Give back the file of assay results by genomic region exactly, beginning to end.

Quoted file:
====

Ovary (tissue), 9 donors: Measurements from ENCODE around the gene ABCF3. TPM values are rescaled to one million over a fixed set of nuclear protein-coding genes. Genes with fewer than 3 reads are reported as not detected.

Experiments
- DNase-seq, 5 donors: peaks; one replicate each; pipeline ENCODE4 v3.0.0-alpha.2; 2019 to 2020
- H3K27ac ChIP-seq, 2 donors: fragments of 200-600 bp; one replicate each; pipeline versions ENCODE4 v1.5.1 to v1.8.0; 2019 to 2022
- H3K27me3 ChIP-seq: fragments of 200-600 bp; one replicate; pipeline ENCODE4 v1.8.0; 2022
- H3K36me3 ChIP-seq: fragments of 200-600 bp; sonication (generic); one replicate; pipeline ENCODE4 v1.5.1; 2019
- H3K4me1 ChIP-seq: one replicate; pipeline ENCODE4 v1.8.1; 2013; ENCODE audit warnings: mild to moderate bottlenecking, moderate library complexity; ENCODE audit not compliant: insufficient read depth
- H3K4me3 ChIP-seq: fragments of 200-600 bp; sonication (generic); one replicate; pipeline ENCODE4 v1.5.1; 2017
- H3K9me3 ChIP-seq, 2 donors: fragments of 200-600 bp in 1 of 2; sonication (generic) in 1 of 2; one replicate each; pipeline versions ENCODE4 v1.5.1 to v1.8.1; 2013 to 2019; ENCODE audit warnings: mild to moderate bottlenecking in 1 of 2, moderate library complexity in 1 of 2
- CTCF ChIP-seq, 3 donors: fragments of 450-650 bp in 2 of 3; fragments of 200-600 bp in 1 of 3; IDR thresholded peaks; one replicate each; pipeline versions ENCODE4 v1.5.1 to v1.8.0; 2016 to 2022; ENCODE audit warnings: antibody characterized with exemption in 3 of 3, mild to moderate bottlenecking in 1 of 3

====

Ovary (tissue), 9 donors: Measurements from ENCODE around the gene ABCF3. TPM values are rescaled to one million over a fixed set of nuclear protein-coding genes. Genes with fewer than 3 reads are reported as not detected.

Experiments
- DNase-seq, 5 donors: peaks; one replicate each; pipeline ENCODE4 v3.0.0-alpha.2; 2019 to 2020
- H3K27ac ChIP-seq, 2 donors: fragments of 200-600 bp; one replicate each; pipeline versions ENCODE4 v1.5.1 to v1.8.0; 2019 to 2022
- H3K27me3 ChIP-seq: fragments of 200-600 bp; one replicate; pipeline ENCODE4 v1.8.0; 2022
- H3K36me3 ChIP-seq: fragments of 200-600 bp; sonication (generic); one replicate; pipeline ENCODE4 v1.5.1; 2019
- H3K4me1 ChIP-seq: one replicate; pipeline ENCODE4 v1.8.1; 2013; ENCODE audit warnings: mild to moderate bottlenecking, moderate library complexity; ENCODE audit not compliant: insufficient read depth
- H3K4me3 ChIP-seq: fragments of 200-600 bp; sonication (generic); one replicate; pipeline ENCODE4 v1.5.1; 2017
- H3K9me3 ChIP-seq, 2 donors: fragments of 200-600 bp in 1 of 2; sonication (generic) in 1 of 2; one replicate each; pipeline versions ENCODE4 v1.5.1 to v1.8.1; 2013 to 2019; ENCODE audit warnings: mild to moderate bottlenecking in 1 of 2, moderate library complexity in 1 of 2
- CTCF ChIP-seq, 3 donors: fragments of 450-650 bp in 2 of 3; fragments of 200-600 bp in 1 of 3; IDR thresholded peaks; one replicate each; pipeline versions ENCODE4 v1.5.1 to v1.8.0; 2016 to 2022; ENCODE audit warnings: antibody characterized with exemption in 3 of 3, mild to moderate bottlenecking in 1 of 3